Before coming to Smyrna, I interviewed in a little church at the foot of Monteagle. After we went through all of the typical interview questions, including where I see myself in 5 years, they asked if I had any questions of them. I said that I did and I asked them where they saw themselves as a parish in 5 years. The Senior Warden said that if they had grew too much over the next 5 years that he would be gone because he preferred a small intimate church. That of course was my red flag not to accept the call because I would be fighting the Senior Warden to do what I was called to do and that would be suicide, so I declined their call. Would it surprise you at all to learn that they are even smaller now than they were when I interviewed with them? Of course not, because they stopped moving.

There was a silly song we sang in my high school in Scotland. “Oh McTavish is dead and his brother don’t know I, his brother is dead and McTavish don’t know it and both of them dead and in the same bed and neither one knows that the other is dead.” Well I have known churches, like the one I just described, that died a long time ago, but like with McTavish, there is no one alive enough to know that they are dead. That is why we need to keep our faith moving.

The answer is to keep moving in spite of the doubts. That is what Mother Theresa did. That is what the Apostles did. Listen to this line from the Gospel according to St. Matthew. Now the eleven disciples went to Galilee, to the mountain to which Jesus had directed them. 17 And when they saw him they worshiped him, but some doubted. 18 And Jesus came and said to them, “All authority in heaven and on earth has been given to me. 19  Go therefore and  make disciples of all nations, baptizing them in the name of the Father and of the Son and of the Holy Spirit, 20 teaching them to observe all that I have commanded you. And behold, I am with you always, to the end of the age.” So they are seeing a resurrected Jesus, they are worshipping Him and still some doubted. Even knowing that, Jesus goes on to give them the Great Commission and they keep moving and go on to obey that Commission. Thomas goes all the way to India where he was martyred in Madras.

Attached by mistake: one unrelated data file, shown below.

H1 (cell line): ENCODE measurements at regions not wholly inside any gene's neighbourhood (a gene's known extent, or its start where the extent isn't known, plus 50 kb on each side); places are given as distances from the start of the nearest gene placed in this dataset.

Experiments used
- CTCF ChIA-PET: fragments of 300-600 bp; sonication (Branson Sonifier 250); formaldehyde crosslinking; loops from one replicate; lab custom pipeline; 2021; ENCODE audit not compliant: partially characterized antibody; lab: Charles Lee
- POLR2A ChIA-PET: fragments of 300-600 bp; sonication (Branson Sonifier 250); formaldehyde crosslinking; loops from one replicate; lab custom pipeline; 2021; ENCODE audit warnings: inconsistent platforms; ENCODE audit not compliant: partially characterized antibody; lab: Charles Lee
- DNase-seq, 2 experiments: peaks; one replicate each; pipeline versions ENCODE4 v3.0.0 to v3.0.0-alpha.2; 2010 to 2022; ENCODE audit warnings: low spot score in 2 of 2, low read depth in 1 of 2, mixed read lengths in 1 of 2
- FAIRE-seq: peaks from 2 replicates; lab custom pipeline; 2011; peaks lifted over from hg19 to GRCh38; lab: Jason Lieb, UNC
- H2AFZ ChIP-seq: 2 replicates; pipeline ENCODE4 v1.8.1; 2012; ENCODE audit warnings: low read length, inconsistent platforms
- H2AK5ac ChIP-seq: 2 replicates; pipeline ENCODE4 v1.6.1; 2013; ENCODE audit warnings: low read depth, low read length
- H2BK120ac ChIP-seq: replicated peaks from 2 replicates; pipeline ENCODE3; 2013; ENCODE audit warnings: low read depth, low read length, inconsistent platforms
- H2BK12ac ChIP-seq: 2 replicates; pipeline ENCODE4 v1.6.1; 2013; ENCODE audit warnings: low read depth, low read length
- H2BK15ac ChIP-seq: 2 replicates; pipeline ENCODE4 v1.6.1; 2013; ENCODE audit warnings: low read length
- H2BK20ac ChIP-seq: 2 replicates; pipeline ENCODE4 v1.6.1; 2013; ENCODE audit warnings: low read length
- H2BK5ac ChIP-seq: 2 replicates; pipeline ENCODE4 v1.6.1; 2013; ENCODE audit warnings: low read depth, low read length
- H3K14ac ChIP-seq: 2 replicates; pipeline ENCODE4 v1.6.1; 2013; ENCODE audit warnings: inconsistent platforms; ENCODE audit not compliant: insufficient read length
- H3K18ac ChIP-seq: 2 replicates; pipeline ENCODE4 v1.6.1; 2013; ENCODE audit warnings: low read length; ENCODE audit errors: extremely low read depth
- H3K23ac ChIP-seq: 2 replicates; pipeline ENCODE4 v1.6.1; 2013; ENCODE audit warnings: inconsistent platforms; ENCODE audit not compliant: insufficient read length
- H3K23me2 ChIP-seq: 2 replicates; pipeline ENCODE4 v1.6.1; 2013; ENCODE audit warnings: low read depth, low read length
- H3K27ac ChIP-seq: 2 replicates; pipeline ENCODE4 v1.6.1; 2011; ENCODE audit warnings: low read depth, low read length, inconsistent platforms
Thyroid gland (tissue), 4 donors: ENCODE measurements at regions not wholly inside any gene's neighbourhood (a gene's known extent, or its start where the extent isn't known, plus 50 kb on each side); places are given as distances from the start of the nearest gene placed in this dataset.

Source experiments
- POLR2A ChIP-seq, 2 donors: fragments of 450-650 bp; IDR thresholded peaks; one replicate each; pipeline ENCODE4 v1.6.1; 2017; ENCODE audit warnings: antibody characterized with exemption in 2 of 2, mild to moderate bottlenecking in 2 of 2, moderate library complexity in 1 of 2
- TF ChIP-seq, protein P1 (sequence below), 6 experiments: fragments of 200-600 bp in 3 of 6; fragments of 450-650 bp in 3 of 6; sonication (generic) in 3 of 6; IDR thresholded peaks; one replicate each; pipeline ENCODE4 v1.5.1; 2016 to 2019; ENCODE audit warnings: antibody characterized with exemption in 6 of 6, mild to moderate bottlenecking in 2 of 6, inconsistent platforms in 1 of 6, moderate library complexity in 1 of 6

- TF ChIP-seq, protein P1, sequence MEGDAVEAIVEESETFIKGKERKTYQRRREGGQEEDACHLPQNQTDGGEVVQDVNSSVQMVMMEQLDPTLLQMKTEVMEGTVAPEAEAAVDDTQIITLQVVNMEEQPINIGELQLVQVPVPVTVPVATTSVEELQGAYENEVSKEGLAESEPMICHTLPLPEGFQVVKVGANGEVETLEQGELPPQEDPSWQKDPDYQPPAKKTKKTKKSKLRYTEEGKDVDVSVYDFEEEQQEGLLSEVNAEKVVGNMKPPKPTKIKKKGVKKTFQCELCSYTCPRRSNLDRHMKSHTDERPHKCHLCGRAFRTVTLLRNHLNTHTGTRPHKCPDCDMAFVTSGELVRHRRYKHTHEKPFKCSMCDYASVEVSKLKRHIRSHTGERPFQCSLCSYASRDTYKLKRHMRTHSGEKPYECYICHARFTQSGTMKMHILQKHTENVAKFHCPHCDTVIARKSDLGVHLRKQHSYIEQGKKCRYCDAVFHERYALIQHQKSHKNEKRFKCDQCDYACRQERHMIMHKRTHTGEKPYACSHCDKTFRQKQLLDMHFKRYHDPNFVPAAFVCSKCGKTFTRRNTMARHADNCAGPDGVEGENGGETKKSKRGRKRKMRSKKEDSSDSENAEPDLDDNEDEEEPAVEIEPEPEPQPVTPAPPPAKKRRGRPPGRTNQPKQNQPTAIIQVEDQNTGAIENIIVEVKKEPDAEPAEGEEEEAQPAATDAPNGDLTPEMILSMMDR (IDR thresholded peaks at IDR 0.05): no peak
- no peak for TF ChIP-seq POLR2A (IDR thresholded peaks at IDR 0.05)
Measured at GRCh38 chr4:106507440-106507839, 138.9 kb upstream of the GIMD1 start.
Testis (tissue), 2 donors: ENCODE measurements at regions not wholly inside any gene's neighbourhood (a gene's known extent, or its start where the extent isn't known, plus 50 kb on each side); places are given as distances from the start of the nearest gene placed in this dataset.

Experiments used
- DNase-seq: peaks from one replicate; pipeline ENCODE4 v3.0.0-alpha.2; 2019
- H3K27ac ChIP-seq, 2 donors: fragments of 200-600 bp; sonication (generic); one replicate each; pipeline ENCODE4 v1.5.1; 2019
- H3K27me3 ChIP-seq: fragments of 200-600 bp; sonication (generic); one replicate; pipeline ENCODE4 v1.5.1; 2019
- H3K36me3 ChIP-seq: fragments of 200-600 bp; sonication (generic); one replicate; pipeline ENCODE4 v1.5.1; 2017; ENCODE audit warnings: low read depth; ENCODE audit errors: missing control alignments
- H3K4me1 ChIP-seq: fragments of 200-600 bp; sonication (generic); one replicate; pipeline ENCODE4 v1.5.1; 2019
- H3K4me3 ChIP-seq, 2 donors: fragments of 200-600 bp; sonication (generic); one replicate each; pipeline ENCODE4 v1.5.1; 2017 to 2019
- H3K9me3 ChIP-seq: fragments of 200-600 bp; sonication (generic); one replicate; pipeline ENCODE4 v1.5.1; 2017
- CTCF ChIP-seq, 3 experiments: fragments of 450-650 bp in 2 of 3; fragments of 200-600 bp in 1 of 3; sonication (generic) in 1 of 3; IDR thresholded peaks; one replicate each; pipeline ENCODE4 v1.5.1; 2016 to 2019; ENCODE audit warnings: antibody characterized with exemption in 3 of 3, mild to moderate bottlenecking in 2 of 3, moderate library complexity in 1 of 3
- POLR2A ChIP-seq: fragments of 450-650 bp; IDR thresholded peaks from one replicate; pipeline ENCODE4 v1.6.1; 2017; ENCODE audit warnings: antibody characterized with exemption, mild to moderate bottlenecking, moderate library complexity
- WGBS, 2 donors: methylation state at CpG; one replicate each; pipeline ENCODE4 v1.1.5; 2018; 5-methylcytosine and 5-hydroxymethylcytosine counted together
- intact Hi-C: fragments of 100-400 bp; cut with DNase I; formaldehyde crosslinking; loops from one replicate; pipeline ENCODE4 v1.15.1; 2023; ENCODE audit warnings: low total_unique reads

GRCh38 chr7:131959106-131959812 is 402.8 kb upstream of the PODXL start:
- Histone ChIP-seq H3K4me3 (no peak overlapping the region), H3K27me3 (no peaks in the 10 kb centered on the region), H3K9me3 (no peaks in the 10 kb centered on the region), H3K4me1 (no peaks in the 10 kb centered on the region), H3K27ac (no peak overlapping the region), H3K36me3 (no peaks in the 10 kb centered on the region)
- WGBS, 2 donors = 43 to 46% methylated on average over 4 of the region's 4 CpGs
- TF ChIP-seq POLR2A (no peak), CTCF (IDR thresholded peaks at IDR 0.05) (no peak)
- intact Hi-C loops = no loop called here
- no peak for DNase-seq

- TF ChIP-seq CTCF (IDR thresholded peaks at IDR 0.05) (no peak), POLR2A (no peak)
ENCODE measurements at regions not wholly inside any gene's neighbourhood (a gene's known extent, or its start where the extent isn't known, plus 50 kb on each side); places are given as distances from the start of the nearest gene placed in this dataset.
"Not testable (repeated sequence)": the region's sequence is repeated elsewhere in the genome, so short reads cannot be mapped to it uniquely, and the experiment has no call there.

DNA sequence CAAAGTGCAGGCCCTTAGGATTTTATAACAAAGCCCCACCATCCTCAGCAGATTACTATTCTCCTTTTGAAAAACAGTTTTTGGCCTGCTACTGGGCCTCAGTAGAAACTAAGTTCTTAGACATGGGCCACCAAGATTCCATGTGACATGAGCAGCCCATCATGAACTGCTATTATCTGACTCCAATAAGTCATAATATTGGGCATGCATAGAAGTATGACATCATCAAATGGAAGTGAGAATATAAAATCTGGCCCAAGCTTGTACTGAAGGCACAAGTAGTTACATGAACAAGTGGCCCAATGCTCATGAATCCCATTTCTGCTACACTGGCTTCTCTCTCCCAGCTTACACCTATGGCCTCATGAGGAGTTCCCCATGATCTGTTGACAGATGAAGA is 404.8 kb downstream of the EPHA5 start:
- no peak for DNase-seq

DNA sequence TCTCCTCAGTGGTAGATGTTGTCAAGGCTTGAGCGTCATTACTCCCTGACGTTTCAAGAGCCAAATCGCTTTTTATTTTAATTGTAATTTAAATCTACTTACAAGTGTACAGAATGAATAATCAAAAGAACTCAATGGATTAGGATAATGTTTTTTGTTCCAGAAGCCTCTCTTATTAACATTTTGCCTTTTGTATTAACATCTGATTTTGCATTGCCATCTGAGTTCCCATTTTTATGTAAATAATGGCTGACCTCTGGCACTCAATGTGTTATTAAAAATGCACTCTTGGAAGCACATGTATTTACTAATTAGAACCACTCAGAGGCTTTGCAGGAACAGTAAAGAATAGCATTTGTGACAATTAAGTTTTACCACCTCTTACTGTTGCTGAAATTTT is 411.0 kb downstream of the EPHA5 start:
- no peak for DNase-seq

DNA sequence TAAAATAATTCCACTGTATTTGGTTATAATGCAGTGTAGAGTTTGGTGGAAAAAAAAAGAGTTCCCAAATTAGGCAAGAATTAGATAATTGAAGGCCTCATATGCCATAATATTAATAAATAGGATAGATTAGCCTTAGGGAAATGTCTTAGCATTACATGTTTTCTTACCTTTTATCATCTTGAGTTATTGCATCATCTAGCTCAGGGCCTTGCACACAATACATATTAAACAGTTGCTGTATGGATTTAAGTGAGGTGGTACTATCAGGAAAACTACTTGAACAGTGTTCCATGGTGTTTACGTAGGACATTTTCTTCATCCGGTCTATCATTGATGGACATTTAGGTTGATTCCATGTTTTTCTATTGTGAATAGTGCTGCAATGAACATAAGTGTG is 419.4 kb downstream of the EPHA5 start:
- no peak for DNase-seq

I have seen a number of people lose their faith over the years. Many times this happened because when they started to have doubts they came to a full stop. Often they were waiting for a feeling to return which is always a risky endeavor because feelings come and go on a whim. They stopped attending Church, they stopped reading their Bibles, they stopped saying their prayers and they ended up cutting themselves off from the Body and they died spiritually as surely as a hand would die that was cut off from its body. They should have kept moving rather than being controlled by their doubts and feelings. I read once of a young preacher that came to John Wesley, the founder of Methodism, and the young preacher was in a spiritual crises because he felt that he had lost his faith. Wesley told him to keep preaching faith until it came back. He did and it did. So when you have doubts, keep moving.

I truly believe that a proper reading of this Gospel will show us that Thomas is not the Church’s version of Benedict Arnold. In fact just the opposite, Thomas is a real hero. But what makes him so appealing is that Thomas is everyman. Thomas is you and Thomas is me. Through his story God encourages us to let our doubts be the ants in the pants of our faith and like Thomas we are to move to the place where we confess Jesus as our Lord and our God and then follow Him no matter where it takes us and whatever the cost. Amen.

 

 

 

The Resurrection and Chocolate Easter Bunnies

Easter Bunny

One of my roles as Dean of the Tennessee Convocation is to interview clergy and churches in our state that want to join our Diocese to determine if they are a good fit for us and we for them. I recently interviewed a priest and asked him to tell me his story. He told me that he came fresh out of seminary all full of hope and energy and could not wait to tell people about Jesus. But he was placed by the Bishop in a parish to work under a seasoned priest who confided in this young curate that he did not believe that Jesus had been bodily raised from the dead. It was a deflating blow to him and he wisely moved on as soon as possible because Curates rarely win battle with Rectors.